Memo sets rationale to kill Qaida-linked Americans

Updated 05 February 2013
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Memo sets rationale to kill Qaida-linked Americans

WASHINGTON: An internal Justice Department memo says it is legal for the government to kill US citizens abroad if it believes they are senior Al-Qaeda leaders continually engaged in operations aimed at killing Americans.
The document, reported Monday by NBC News, provides a legal rationale behind the Obama administration’s use of drone strikes against Al-Qaeda suspects.
The 16-page document says it is lawful to target Al-Qaeda linked US citizens if they pose an “imminent” threat of violent attack against Americans, and that delaying action against such people would create an unacceptably high risk. Such circumstances may necessitate expanding the concept of imminent threat, the memo says.
“The threat posed by Al-Qaeda and its associated forces demands a broader concept of imminence in judging when a person continually planning terror attacks presents an imminent threat,” the document added.
A September 2011 drone strike in Yemen killed Anwar Al-Awlaki and Samir Khan, both US citizens.
The memo does not require the US to have information about a specific imminent attack against the US But it does require that capture of a terrorist suspect not be feasible and that any such lethal operation by the United States targeting a person comply with fundamental law-of-war principles.
“A decision maker determining whether an Al-Qaeda operational leader presents an imminent threat of violent attack against the United States must take into account that certain members of Al-Qaeda ... are continually plotting attacks against the United States” and that “Al-Qaeda would engage in such attacks regularly to the extent it were able to do so,” says the document.
The document also says that a decision maker must take into account that “the US government may not be aware of all Al-Qaeda plots as they are developing and thus cannot be confident that none is about to occur; and that ... the nation may have a limited window of opportunity within which to strike in a manner that both has a high likelihood of success and reduces the probability of American casualties.”
With this understanding, the document added, a high-level official could conclude, for example, that an individual poses an imminent threat of violent attack against the United States where he is an operational leader of Al-Qaeda or an associated force and is personally and continually involved in planning terrorist attacks against the United States.
The American Civil Liberties Union said the document is “profoundly disturbing.”
“It’s hard to believe that it was produced in a democracy built on a system of checks and balances,” the ACLU said.
The document says that the use of lethal force would not violate the Fourth Amendment of the Constitution when a targeted person is an operational leader of an enemy force and an informed, high-level government official has determined that he poses an imminent threat of violent attack against the US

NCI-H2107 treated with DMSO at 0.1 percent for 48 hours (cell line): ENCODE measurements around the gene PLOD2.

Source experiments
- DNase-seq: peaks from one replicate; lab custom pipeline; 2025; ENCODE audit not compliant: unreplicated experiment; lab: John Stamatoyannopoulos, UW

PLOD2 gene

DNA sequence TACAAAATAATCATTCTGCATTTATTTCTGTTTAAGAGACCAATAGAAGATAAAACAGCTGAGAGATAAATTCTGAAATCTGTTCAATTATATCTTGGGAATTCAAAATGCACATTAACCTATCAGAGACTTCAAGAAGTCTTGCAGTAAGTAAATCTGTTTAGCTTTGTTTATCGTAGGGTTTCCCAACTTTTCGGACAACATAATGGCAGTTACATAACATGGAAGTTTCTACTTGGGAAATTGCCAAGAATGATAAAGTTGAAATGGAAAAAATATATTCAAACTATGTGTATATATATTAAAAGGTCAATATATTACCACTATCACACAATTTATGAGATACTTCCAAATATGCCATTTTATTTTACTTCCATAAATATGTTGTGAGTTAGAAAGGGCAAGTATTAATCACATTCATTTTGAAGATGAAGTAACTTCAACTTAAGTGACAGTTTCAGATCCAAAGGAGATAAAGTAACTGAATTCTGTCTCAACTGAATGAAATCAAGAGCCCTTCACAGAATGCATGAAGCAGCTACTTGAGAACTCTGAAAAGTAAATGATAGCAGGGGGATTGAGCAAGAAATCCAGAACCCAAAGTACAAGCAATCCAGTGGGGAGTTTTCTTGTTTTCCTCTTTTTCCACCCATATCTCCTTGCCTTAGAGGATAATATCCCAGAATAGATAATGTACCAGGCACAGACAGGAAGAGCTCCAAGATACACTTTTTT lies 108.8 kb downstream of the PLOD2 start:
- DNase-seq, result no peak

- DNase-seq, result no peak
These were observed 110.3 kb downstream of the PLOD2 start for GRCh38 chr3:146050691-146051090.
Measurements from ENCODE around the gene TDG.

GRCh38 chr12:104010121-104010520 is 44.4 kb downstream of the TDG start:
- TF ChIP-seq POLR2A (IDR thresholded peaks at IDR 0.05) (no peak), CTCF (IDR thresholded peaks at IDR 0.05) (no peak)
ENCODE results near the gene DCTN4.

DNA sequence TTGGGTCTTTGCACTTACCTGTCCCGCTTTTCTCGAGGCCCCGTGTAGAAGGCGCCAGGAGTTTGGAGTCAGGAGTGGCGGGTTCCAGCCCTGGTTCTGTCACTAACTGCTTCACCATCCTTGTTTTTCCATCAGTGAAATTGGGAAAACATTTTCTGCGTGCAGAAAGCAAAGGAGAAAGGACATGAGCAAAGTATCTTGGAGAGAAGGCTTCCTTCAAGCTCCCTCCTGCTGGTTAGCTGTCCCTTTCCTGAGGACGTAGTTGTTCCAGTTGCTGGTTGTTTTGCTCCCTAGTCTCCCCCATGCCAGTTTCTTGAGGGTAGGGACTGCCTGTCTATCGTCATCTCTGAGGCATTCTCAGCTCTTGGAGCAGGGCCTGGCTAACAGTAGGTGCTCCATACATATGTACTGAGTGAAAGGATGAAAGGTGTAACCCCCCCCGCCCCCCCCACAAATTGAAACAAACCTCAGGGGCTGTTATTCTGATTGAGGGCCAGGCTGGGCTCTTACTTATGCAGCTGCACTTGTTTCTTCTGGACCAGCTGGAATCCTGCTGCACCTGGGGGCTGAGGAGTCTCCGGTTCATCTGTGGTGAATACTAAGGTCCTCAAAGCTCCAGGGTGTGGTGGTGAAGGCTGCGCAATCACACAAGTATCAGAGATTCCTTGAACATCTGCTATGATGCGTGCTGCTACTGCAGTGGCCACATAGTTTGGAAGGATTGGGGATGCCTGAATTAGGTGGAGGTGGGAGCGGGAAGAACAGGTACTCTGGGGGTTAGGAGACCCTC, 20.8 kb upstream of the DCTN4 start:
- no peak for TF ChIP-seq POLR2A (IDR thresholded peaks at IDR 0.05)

The document said the courts have no role to play in the matter.
“Under the circumstances described in this paper, there exists no appropriate judicial forum to evaluate these constitutional considerations. It is well established that ‘matters intimately related to foreign policy, and national security are rarely proper subjects for judicial intervention,’” the white paper said.


France charges two ex-spies with passing secrets to ‘foreign power’

Updated 25 May 2018
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France charges two ex-spies with passing secrets to ‘foreign power’

  • Two former French spies, one of whom was reportedly posted in Beijing, have been charged with passing intelligence to a “foreign power,”
  • French media reports, citing sources close to the inquiry, said China is suspected

PARIS: Two former French spies, one of whom was reportedly posted in Beijing, have been charged with passing intelligence to a “foreign power,” a disclosure that has rocked the country’s intelligence services.
Defense Minister Florence Parly, who oversees the country’s General Directorate for External Security (DGSE), said Friday that she was not in a position to identify the country which recruited the agents, who were discovered and indicted in December.
“Two French agents in our service and probably one of the spouses of these agents are accused of serious acts likely to be considered acts of treason, on suspicions of delivering information to a foreign power,” Parly told CNews television.
“I can’t say much else,” she added.
“France has partners but we live in a dangerous world, and unfortunately these types of things can happen.”
French media reports, citing sources close to the inquiry, said China is suspected.
Parly said the agents were “quite likely” still in service at the time but investigators were still determining how long they had been passing along intelligence.
She also declined to specify the nature of compromised information, nor to reveal if the two agents were working together.
A judicial source told AFP late Thursday that two of the three suspects are being prosecuted for “delivering to a foreign power information that undermines the fundamental interests of the nation” and “compromising the secrecy of national defense.”
“One of them has also been charged for direct incitement to the crime of treason,” the source added.
The third person — believed to be the wife — has been indicted for “concealment of treasonable crimes” and placed under judicial control, meaning they are subject to certain constraints pending trial, according to the same source.
The armed forces ministry said: “These acts of extreme gravity have been detected by this service, which has brought these facts to its knowledge to the Paris prosecutor.”